Earlier this morning, arguably one of the most important jobs reports ever was released, revealing a massive December jobs gain in the United States – shattering Wall Street forecasts by a wide margin. With equities teetering on the verge of another collapse (due largely to the Apple stock plunge), any more negative news could have been disastrous.
And even though unemployment did rise slightly, investors were ultimately pleased by the newly released statistics from the U.S. Secretary of Labor, Alexander Acosta. December’s job surge, coupled with an increasingly dovish Fed, has lifted immense pressure off the markets – resulting in a “rebound day” that could generate enough momentum to restart the Christmas rally.
The Jobs Report by The Numbers
Despite significant signs of economic stress, the United States managed to add a whopping 312,000 new jobs in the month of December, marking the largest hiring increase in three years and signaling continued growth. The current economic expansion, which as it stands is the second longest in U.S. history, still appears to have substantial staying power, even in the midst of a trade war with China.
The labor spike was the largest since February 2018 and blew past analyst estimates that forecasted only a 182,000-job gain.
Better still, hiring numbers from October and November were stronger than initially reported following a statistical audit by the government.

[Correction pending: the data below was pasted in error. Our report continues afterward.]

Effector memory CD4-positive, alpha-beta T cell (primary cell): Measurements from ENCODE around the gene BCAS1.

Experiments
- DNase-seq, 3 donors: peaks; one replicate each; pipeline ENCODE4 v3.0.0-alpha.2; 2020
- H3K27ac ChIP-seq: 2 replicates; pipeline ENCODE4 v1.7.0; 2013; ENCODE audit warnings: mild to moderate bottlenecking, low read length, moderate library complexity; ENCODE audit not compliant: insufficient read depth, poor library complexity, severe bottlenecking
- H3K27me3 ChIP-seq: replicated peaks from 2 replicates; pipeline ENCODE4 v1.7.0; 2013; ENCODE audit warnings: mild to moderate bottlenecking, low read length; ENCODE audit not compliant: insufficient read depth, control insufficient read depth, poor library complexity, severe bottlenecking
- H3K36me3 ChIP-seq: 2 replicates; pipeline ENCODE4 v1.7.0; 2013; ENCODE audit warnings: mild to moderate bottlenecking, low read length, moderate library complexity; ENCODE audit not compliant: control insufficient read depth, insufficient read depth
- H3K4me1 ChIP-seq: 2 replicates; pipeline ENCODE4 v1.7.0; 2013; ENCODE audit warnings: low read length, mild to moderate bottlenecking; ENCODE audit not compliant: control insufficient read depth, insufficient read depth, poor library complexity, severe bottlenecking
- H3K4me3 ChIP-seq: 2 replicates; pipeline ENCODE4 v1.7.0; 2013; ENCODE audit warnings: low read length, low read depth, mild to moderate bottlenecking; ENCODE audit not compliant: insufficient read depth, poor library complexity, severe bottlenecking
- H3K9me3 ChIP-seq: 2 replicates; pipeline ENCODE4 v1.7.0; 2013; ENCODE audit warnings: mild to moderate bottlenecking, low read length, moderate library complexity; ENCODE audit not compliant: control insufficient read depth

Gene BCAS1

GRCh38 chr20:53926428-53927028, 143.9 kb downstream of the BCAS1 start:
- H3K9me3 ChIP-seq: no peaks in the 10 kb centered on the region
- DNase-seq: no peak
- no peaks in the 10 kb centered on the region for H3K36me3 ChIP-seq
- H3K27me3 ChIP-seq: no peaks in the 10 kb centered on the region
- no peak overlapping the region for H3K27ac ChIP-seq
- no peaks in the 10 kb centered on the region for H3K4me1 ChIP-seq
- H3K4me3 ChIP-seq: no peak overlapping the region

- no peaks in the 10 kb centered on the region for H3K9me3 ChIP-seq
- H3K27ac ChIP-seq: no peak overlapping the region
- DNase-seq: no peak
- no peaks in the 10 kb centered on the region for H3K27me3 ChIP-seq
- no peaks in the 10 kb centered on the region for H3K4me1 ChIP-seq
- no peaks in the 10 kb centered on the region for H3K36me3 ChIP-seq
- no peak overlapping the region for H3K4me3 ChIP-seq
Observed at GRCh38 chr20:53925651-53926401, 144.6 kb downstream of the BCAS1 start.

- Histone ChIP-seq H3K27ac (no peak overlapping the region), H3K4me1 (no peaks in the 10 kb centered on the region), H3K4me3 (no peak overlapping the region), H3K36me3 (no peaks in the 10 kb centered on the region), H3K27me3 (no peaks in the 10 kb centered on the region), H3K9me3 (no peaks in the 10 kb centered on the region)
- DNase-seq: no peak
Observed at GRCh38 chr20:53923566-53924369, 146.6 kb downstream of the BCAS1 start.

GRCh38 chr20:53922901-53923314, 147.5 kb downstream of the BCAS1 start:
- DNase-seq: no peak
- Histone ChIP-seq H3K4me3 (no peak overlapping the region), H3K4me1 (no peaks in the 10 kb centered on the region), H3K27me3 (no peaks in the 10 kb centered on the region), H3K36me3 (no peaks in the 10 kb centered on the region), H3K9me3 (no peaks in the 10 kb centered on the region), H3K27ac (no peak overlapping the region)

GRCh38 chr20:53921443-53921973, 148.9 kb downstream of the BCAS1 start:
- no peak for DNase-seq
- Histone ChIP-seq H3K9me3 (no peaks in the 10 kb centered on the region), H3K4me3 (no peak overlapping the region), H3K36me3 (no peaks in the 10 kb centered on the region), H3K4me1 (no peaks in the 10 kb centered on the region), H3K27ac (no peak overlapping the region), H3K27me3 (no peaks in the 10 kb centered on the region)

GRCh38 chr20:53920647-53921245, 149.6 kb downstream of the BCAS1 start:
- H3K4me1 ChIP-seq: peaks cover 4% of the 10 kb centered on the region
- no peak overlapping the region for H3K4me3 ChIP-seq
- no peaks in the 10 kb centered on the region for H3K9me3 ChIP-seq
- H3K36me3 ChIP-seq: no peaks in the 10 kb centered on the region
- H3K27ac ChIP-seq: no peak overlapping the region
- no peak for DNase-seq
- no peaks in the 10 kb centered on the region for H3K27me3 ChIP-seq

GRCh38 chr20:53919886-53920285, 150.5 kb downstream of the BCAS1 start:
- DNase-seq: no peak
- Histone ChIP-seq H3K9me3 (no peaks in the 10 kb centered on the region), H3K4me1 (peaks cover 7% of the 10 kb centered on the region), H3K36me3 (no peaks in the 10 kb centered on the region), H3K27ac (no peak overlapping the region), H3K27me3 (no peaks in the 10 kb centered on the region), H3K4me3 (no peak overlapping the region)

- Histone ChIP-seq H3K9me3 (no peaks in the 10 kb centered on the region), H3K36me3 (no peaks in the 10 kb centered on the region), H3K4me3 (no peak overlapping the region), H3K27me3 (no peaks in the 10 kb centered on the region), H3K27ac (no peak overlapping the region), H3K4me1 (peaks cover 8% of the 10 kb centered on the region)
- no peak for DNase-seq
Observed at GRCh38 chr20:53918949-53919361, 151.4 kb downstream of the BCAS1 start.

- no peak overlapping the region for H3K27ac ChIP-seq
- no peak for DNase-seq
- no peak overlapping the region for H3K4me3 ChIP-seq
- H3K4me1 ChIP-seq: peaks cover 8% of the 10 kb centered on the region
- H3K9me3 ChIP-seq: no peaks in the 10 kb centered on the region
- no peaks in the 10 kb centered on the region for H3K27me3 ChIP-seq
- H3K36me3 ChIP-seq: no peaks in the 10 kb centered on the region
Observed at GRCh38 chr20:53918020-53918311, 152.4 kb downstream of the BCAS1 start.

Unemployment, however, did rise a small amount – increasing to 3.9% from a 49-year low of 3.7%. But it came with a silver lining in the form of an increase in the number of working-age Americans, rising to a one-and-a-half year high – a figure that’s typically indicated work is easier to find.
As an added bonus, the strong hiring numbers have indirectly given U.S. workers more leverage in salary negotiations with their employers. The average national wage increased 0.4% (or 11 cents) to $27.48 per hour last month alone.
U.S. Economy Still Has “Weak Spots”
Despite the rosy jobs report, signs of a slowing economy remain unchanged, particularly in housing and manufacturing. But the most significant stressor of all, as usual, is a global economic contraction, which could end up impacting American markets down the road.
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Chinese suffering at the hands of President Trump’s tariffs has slowed the Asian markets considerably, causing some short-term pain for manufacturers in the Far East as demand continues to shrink. A report on the production slump, released by Beijing just a few days ago, caused the U.S. markets to open down on the day, before eventually closing at a net gain as investors recognized it as a sign of American supremacy in the trade war.
So, even if China continues to flounder, the odds are that a recession in 2019 looks highly unlikely if most Americans are hard at work, and jobs continue to be added quarter-after-quarter. Even if a job reduction does eventually come, the gains made in 2018 could be significant enough to offset any economic damage caused by a “bad report”.
Add to that what now seems like an inevitable Chinese surrender in 2019, and we could be arguably setting up for the next big economic (and stock market) boom – carrying investors bold enough to stick around straight to the top.